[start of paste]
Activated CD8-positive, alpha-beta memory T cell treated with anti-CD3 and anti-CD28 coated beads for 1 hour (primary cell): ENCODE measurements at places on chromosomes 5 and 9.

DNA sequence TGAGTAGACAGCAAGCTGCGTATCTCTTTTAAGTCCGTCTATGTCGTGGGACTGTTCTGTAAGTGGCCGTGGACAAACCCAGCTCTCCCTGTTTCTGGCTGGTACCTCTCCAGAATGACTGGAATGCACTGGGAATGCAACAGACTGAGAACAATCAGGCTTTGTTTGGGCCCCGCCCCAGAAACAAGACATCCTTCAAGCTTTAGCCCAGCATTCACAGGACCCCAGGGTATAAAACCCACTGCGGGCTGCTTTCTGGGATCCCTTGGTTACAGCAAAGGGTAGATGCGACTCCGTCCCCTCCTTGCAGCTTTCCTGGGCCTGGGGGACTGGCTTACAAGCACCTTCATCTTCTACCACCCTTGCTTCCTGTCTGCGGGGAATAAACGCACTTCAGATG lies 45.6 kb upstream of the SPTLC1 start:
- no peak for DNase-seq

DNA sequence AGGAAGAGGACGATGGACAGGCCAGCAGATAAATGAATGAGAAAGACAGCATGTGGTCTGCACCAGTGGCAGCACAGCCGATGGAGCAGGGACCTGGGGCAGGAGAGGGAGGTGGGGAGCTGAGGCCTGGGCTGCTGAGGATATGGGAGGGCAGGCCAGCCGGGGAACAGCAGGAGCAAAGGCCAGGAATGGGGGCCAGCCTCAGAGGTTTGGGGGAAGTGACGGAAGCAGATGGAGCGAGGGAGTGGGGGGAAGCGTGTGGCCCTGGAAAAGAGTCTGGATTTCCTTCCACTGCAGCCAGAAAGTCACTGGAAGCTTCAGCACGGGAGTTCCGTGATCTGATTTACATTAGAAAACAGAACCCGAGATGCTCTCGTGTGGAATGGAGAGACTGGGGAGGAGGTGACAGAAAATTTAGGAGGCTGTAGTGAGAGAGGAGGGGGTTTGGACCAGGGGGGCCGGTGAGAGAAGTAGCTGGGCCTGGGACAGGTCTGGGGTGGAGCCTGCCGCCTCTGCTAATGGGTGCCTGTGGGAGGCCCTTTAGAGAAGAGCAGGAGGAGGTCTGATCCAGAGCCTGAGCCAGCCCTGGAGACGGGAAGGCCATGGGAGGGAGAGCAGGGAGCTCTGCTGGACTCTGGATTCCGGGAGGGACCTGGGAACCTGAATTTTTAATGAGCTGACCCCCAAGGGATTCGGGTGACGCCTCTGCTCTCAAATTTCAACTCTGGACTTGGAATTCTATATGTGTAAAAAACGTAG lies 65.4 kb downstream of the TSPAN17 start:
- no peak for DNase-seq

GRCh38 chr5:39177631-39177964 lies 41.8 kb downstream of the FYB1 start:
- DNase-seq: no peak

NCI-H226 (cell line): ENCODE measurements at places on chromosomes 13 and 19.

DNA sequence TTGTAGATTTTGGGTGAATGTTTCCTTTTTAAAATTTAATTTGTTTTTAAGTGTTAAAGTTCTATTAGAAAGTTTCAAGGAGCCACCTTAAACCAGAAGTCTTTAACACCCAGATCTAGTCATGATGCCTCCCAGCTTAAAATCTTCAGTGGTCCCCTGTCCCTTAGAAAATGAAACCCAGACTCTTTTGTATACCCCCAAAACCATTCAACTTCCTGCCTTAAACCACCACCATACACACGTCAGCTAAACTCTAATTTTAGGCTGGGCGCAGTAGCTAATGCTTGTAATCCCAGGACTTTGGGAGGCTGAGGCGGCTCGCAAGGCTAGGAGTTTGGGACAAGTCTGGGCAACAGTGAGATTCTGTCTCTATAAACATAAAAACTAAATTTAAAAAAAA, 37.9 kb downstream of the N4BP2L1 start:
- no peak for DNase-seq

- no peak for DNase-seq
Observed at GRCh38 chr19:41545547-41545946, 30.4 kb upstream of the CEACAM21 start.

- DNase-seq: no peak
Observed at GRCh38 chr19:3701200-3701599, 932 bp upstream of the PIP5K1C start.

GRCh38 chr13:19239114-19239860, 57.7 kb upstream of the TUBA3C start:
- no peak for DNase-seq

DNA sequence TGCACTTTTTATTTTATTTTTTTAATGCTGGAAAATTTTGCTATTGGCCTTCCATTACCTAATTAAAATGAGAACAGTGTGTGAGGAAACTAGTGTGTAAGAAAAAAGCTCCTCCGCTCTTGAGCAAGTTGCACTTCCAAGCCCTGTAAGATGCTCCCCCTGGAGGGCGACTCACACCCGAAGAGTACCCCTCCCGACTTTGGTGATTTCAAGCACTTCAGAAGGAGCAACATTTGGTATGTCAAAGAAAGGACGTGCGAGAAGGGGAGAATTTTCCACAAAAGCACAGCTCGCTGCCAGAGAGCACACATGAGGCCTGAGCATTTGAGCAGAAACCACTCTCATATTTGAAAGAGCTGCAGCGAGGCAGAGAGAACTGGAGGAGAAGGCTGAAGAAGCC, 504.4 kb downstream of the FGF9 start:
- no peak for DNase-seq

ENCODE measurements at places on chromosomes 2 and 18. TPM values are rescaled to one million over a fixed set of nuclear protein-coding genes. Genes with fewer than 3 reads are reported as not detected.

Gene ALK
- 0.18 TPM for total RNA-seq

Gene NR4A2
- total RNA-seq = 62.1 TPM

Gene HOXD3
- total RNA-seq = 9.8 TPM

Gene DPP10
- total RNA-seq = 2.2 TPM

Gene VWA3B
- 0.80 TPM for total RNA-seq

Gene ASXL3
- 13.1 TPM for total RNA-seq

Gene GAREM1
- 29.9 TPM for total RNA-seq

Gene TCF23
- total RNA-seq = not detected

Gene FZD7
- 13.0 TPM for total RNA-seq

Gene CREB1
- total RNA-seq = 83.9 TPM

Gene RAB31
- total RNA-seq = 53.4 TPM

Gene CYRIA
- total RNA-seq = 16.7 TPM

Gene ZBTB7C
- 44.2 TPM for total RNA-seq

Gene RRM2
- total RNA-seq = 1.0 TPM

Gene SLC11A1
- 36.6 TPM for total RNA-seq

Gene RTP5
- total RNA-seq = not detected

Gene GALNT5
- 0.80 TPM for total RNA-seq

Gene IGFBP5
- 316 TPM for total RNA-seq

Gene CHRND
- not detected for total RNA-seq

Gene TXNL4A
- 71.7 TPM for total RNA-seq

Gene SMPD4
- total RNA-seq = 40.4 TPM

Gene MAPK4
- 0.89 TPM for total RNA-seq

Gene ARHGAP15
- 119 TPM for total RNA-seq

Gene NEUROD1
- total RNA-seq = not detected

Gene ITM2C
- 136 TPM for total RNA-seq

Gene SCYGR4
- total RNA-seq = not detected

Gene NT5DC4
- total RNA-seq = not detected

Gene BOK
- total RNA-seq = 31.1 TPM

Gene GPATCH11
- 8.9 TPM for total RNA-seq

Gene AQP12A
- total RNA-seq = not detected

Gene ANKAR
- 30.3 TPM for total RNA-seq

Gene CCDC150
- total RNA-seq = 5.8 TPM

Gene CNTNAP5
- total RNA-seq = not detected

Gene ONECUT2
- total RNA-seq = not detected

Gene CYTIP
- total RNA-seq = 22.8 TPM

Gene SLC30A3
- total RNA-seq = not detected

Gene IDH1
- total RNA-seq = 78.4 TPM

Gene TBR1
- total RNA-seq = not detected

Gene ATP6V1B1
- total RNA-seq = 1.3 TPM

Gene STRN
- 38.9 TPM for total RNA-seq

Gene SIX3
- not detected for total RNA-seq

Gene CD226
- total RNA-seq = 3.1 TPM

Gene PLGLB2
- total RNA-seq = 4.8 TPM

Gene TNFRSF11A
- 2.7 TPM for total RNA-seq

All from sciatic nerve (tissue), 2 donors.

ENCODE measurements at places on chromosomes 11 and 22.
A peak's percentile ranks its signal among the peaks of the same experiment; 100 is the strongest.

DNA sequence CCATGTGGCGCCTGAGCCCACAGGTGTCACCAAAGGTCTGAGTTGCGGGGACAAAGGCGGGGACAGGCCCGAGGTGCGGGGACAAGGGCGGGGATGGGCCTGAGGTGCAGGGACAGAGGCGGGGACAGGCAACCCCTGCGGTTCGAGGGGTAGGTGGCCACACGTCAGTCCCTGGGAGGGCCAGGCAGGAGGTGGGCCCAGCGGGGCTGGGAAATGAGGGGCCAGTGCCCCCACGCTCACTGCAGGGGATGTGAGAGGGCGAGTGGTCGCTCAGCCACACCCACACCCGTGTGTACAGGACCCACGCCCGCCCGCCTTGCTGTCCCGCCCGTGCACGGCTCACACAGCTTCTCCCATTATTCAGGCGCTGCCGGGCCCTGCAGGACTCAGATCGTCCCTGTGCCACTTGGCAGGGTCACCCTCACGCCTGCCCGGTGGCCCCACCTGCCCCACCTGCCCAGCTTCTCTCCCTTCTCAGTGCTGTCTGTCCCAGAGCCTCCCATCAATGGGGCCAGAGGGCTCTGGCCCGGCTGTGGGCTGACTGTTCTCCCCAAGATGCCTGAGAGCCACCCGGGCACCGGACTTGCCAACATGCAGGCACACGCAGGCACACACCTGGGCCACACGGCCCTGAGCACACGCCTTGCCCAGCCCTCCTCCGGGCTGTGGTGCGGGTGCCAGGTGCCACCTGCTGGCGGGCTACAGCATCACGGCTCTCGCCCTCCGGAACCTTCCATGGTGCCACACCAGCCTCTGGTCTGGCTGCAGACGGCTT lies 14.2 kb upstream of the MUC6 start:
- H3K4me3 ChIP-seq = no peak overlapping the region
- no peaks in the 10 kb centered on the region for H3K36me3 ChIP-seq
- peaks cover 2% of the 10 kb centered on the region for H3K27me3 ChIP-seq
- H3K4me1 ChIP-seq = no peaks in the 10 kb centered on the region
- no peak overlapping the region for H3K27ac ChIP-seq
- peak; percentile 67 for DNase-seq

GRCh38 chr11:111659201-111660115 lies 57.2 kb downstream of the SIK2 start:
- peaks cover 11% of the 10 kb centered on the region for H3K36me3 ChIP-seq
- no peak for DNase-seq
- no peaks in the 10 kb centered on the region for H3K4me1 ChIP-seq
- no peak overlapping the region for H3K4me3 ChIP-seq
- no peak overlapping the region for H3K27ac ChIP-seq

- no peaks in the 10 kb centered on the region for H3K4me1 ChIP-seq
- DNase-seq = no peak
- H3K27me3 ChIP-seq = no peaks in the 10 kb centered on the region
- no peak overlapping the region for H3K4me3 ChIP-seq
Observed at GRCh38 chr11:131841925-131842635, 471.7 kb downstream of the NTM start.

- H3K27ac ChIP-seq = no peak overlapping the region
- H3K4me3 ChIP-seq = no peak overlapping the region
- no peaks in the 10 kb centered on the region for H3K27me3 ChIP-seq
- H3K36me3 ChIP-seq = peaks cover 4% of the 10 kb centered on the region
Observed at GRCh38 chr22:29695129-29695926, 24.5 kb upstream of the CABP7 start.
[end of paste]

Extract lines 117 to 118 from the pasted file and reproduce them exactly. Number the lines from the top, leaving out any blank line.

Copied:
- peak; percentile 67 for DNase-seq

GRCh38 chr11:111659201-111660115 lies 57.2 kb downstream of the SIK2 start: